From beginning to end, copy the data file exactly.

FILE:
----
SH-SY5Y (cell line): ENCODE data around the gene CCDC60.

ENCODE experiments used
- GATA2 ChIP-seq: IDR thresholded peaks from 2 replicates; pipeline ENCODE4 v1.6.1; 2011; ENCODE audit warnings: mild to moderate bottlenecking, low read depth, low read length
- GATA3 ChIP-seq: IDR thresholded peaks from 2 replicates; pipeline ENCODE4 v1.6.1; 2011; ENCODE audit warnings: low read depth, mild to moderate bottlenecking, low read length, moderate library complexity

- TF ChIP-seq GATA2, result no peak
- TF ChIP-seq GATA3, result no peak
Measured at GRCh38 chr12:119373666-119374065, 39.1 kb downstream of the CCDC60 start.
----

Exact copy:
SH-SY5Y (cell line): ENCODE data around the gene CCDC60.

ENCODE experiments used
- GATA2 ChIP-seq: IDR thresholded peaks from 2 replicates; pipeline ENCODE4 v1.6.1; 2011; ENCODE audit warnings: mild to moderate bottlenecking, low read depth, low read length
- GATA3 ChIP-seq: IDR thresholded peaks from 2 replicates; pipeline ENCODE4 v1.6.1; 2011; ENCODE audit warnings: low read depth, mild to moderate bottlenecking, low read length, moderate library complexity

- TF ChIP-seq GATA2, result no peak
- TF ChIP-seq GATA3, result no peak
Measured at GRCh38 chr12:119373666-119374065, 39.1 kb downstream of the CCDC60 start.